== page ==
“To me, going into a creative field is not about making something pretty or buzzworthy; it is not about winning awards or earning a high salary. These things are all desirable, of course, but there must be something deeper that motivates every pixel, word, or line of code. Maybe it’s a sense of responsibility, since what we are making is shaping perceptions and behaviors of tomorrow. Maybe it’s the passion to help build and transform brands that can make a positive impact. Or perhaps it’s the belief that technology should be harnessed to solve the right problems. There’ll be plenty of day-to-day mundane tasks, but don’t lose sight of that purpose.”

Share a moment when you overcame adversity
“I see adversity as an opportunity to grow. First of all, I force myself to face it directly, as opposed to avoiding it. I acknowledge the existence of my emotions — disappointment, fear, anxiety — and understand that it’s within my human nature to feel all of these things. The next and the most important step is determining what’s in my control and what’s not. I must set things aside that I have no control over and focus on the specific things I can do to improve the situation. I remind myself and others to never turn away from something based on fear, insecurity, or irrational assumptions. It’s about remaining grounded, focused, and trusting that there are always multiple answers to any given question.”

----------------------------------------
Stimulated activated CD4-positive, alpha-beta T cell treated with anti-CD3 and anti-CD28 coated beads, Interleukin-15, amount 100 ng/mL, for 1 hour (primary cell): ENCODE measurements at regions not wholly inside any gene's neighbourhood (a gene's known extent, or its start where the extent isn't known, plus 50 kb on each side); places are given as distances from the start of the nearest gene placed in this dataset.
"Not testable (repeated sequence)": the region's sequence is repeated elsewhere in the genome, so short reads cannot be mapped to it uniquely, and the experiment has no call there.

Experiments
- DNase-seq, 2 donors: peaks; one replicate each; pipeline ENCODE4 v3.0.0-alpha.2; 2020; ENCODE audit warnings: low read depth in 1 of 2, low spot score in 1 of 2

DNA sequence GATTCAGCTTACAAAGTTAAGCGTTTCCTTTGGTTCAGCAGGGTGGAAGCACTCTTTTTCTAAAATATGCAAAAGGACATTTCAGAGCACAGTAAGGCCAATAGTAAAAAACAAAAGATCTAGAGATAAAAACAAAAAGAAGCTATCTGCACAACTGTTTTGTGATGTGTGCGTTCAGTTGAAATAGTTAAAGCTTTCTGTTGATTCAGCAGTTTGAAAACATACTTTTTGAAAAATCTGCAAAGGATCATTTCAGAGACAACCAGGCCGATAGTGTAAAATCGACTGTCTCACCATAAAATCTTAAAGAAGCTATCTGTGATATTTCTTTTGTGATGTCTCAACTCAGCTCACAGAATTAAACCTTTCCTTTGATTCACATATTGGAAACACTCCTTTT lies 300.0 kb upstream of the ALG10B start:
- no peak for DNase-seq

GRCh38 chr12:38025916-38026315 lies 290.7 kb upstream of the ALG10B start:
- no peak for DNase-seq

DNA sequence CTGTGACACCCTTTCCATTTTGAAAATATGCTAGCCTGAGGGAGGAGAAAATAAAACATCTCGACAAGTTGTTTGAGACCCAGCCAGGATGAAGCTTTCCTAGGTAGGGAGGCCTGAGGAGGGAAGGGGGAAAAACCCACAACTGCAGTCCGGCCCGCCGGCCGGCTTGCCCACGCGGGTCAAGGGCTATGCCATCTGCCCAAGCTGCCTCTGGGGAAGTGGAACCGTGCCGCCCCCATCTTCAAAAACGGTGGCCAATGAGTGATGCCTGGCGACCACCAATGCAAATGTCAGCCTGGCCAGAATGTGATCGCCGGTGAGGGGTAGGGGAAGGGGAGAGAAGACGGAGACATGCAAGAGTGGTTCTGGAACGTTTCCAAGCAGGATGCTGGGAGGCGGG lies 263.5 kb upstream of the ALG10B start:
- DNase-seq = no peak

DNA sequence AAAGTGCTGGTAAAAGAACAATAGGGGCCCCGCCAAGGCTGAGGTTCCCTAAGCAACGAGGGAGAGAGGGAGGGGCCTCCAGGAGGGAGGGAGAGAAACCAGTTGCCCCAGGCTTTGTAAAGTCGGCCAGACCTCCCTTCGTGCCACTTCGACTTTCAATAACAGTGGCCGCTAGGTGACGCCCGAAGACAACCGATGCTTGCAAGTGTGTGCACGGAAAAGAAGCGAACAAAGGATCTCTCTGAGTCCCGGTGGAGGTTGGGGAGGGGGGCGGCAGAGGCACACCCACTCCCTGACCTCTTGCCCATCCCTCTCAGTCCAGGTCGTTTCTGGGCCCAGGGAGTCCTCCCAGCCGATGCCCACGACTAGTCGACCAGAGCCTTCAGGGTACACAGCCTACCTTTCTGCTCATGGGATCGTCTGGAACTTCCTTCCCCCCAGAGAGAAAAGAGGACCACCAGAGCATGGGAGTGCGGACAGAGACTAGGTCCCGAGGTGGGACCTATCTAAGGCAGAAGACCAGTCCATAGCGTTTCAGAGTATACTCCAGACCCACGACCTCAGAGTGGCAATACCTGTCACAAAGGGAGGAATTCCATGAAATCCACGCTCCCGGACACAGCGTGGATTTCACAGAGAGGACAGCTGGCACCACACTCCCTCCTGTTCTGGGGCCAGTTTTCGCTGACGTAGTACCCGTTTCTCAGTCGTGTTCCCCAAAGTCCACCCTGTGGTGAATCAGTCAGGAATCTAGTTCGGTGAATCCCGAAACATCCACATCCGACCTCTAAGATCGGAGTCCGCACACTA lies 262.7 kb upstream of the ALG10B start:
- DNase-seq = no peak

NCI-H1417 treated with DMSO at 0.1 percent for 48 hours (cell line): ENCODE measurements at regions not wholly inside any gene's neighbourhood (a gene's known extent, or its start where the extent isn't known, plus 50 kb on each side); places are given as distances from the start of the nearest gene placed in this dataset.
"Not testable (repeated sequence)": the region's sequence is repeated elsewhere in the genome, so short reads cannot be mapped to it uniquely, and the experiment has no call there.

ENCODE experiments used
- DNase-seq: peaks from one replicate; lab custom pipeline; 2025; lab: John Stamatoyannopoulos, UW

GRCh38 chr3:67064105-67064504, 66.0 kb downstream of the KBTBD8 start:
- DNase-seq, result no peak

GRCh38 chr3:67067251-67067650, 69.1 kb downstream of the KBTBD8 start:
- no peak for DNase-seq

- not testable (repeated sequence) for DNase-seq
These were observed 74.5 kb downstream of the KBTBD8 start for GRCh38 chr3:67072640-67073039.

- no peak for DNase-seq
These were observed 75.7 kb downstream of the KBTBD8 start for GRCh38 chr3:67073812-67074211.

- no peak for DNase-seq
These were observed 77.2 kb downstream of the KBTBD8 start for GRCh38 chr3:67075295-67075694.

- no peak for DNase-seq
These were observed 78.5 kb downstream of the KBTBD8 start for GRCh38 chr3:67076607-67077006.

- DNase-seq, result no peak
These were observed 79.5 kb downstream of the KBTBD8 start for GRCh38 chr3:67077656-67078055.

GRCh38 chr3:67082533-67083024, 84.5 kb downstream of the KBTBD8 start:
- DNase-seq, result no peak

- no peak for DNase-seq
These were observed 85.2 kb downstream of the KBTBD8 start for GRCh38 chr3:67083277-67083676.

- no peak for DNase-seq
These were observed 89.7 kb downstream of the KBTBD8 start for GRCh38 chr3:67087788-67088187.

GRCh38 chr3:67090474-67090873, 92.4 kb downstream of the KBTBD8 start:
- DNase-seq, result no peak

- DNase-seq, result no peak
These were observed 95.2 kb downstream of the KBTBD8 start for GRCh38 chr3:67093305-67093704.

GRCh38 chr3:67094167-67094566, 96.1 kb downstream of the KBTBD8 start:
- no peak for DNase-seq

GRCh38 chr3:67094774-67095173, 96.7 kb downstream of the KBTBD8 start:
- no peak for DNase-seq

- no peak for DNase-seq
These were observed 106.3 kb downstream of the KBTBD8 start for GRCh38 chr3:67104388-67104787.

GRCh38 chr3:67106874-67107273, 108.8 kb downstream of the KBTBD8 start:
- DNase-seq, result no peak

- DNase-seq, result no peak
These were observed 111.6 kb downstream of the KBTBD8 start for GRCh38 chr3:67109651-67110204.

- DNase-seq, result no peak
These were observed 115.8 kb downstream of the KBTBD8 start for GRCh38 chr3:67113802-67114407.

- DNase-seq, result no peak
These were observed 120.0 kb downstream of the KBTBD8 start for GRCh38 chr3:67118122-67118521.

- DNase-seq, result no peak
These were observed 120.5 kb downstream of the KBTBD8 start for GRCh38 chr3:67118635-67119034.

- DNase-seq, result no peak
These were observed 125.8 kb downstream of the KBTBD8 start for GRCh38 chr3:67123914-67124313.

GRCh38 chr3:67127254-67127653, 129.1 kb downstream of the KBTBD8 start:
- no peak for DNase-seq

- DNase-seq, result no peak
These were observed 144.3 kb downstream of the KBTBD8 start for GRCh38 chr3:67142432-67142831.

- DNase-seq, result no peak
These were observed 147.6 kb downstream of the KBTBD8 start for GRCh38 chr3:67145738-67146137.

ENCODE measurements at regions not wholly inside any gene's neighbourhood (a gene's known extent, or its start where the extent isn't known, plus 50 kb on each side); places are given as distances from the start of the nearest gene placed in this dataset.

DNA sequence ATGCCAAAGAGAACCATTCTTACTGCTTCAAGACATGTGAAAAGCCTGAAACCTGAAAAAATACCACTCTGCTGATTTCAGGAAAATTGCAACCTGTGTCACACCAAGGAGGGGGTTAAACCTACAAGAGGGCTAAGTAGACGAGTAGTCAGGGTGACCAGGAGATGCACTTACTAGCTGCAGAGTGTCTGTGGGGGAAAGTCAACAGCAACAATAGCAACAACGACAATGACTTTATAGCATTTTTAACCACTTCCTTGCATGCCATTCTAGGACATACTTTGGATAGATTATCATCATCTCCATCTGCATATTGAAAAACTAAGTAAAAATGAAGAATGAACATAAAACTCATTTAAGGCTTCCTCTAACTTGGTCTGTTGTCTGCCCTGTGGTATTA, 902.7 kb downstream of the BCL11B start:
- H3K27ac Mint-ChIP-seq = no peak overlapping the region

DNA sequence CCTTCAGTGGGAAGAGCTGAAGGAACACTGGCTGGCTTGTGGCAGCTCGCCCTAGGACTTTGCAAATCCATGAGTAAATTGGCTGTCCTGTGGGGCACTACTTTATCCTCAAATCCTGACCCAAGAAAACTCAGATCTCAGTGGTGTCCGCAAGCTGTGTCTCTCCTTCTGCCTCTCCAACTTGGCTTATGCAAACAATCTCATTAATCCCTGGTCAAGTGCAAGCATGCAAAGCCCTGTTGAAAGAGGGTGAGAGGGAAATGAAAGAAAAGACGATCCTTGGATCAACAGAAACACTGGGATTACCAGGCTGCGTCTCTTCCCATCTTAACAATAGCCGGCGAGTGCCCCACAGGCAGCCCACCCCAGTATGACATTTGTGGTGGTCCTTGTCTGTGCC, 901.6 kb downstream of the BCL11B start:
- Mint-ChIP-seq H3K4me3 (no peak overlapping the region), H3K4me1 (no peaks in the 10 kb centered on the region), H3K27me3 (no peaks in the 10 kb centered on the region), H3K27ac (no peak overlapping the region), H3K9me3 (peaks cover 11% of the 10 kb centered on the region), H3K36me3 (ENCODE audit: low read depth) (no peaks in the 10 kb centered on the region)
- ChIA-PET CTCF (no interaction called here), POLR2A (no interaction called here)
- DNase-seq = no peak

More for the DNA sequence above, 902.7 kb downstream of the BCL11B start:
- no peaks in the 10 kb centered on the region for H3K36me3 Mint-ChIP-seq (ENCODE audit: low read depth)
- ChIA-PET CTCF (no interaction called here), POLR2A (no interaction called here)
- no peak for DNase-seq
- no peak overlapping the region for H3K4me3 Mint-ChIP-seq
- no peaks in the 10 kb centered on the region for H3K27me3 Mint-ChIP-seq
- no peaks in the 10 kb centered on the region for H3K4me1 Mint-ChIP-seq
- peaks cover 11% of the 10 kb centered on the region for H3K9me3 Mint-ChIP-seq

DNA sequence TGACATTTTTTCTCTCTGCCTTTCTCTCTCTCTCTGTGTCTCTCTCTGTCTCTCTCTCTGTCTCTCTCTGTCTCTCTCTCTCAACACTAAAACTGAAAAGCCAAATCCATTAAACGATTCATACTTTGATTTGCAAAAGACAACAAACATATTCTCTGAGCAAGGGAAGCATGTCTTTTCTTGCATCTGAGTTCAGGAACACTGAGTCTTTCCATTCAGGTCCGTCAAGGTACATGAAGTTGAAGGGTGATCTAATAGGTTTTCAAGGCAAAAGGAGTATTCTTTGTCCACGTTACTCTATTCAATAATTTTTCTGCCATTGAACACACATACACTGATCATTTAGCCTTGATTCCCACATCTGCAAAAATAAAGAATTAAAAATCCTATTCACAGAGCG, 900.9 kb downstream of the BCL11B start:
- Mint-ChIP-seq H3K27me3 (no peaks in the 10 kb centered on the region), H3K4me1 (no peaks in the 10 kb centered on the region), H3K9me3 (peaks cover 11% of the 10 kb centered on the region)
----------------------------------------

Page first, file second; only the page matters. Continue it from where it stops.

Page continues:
OLIVIA REID COOPER
Olivia is currently a senior art director at Annex88, a small shop that specializes in social media and content. She is on briefs from clients like St. Germain, Y-3, and Mars Candy.

What inspires you?